The Ninth Circuit recognizes the general right to inspect and copy judicial records and documents, including the “right of access to public records and proceedings which is necessary for the enjoyment of the right to free speech.” See id. at 6–7 (citing Courthouse News Serv. v. Planent, 750 F.3d 776, 786–787 (9th Cir. 2014)). The Ninth Circuit also recognizes the media’s right to intervene to protect the public’s right to access court records. See id. at 7 (quoting San Jose Mercury News, Inc. v. U.S. Dist. Court-N. Dist. (San Jose), 187 F.3d 1096, 1103 (9th Cir. 1999)). Therefore, a nonparty may seek permissive intervention to challenge a protective order under Federal Rule of Civil Procedure 24(b)(2). Id. at 1100– 01. The right to access judicial records is not absolute, but absent a showing that the requested records have “traditionally been kept secret for important policy reasons[,] a court should begin at a strong presumption favoring access.” Etiquio Acevedo Mendez, No. 2:13-cv-09042-SVW-AJW, at 10 (citing Kamakana v. City of Cnty. of Honolulu, 447 F.3d at 1172, 1178(9th Cir. 2006)).
The city of Gardena claimed that the video should remain sealed according to the terms of the $4.7 million settlement agreement. However, the court did not find that argument persuasive because “parties cannot contractually agree to deprive the public of its strong First Amendment interest in accessing the videos.” Id. at 12. The video recordings were a judicial record under a confidential seal, and the Associated Press and its two cohorts were able to prevail with the federal First Amendment nonparty intervention claim and have the recording unsealed and released.
Michael Vance was in a deadly shoot-out with the Oklahoma Highway Patrol after leading law enforcement on a week-long manhunt. Video from police dash-board cameras and helicopter footage was released by the Oklahoma Highway Patrol, voluntarily and without objection, while an investigation was pending, the day after Vance’s death. Tribune Media Wire, Graphic Video Shows Deadly Shoot-out with Oklahoma Fugitive Michael Vance, WGNTV (Nov. 2, 2016), available at http://wgntv.com. According to the Oklahoma Open Records Act, law enforcement agencies may deny access to law enforcement records not listed in the mandatory disclosure listing, except when a court finds that the public interest of an individual out-weighs the reason for denial. Okla. Stat. tit. 51 §24A.8(B). Sections A.9 and A.10 require disclosure of audio and video recordings from equipment attached to law enforcement vehicles or on the person of an officer subject to redaction. Okla. Stat. tit. 51 §24A.8(A)9, 10. Specifically, before releasing recorded footage, the law enforcement agency may redact or obscure death, severe violence, or great bodily injury. Okla. Stat. tit. 51 §24A.8(A)(9)(a),(d),(e). When a recording is requested, the statute’s permissible redaction reasons may help limit the substance of the released footage.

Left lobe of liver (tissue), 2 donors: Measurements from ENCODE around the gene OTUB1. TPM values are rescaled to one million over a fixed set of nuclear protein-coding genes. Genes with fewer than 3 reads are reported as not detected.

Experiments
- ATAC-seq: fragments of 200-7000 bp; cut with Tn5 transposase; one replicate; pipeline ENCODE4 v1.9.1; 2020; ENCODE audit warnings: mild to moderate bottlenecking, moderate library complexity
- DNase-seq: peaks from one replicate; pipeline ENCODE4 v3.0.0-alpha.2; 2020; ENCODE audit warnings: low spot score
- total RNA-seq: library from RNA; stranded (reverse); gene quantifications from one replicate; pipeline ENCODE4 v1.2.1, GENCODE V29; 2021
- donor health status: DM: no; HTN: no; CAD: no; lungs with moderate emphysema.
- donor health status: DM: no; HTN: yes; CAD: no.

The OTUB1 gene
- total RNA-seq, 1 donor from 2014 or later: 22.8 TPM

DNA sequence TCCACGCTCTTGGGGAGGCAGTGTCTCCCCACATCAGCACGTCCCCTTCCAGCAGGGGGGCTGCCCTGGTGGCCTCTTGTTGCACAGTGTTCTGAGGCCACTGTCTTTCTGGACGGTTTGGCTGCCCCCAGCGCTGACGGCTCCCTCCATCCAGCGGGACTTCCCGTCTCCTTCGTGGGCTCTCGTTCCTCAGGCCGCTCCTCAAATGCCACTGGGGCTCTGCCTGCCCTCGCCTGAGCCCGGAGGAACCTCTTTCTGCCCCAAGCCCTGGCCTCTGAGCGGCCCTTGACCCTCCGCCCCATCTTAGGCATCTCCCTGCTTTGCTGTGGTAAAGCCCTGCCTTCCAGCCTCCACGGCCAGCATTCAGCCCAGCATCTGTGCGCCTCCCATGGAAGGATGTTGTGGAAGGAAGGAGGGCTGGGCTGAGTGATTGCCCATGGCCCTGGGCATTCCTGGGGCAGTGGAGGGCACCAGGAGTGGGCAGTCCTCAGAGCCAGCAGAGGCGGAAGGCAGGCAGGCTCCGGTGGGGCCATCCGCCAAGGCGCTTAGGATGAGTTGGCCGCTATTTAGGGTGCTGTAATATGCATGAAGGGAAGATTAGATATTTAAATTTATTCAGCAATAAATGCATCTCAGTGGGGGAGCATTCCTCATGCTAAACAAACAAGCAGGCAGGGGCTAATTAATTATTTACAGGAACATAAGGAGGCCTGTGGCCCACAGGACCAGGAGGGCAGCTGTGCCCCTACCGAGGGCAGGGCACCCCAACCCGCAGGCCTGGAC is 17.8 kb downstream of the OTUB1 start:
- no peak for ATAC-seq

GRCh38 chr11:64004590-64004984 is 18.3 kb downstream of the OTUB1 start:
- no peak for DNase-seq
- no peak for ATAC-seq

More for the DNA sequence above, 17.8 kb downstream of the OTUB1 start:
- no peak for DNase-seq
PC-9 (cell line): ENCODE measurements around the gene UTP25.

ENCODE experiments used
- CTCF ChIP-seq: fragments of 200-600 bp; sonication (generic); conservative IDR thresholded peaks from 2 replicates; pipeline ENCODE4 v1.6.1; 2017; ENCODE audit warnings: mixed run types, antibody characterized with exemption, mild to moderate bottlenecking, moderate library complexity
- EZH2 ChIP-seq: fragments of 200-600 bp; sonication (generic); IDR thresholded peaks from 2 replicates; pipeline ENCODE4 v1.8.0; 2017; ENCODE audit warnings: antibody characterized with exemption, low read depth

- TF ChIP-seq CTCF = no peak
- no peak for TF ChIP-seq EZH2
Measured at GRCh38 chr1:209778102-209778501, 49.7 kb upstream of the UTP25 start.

New York provides each individual agency with wide latitude to develop its own rules governing the production of, and access to, public records. New York Public Offcers Law §87(1)(b)(i)–(iii) states:
(b) Each agency shall promulgate rules and regulations, in conformity with this article and applicable rules and regulations promulgated pursuant to the provisions of paragraph (a) of this subdivision, and pursuant to such general rules and regulations as may be promulgated by the committee on open government in conformity with the provisions of this article, pertaining to the availability of records and procedures to be followed, including, but not limited to:
i. the times and places such re- cords are available;
ii. the persons from whom such records may be obtained; and
iii. the fees for copies of records which shall not exceed twenty-five cents per photocopy not in excess of nine inches by four- teen inches, or the actual cost of reproducing any other record in accordance with the provisions of paragraph (c) of this subdivision, except when a different fee is otherwise prescribed by statute.
New York Public Officers Law §87(1)(b) (i)–(iii).
New York Public Officers Law §87(2) (e)(i)–(iv) provides exceptions to production for records compiled for law enforcement purposes, which, if disclosed, would (1) interfere with law enforcement investigations or judicial proceedings; (2) deprive a person of a right to a fair trial or impartial adjudication; (3) identify a confidential source or disclose confidential information relating to a criminal investigation; or (4) reveal criminal investigative techniques or procedures, except routine techniques and procedures.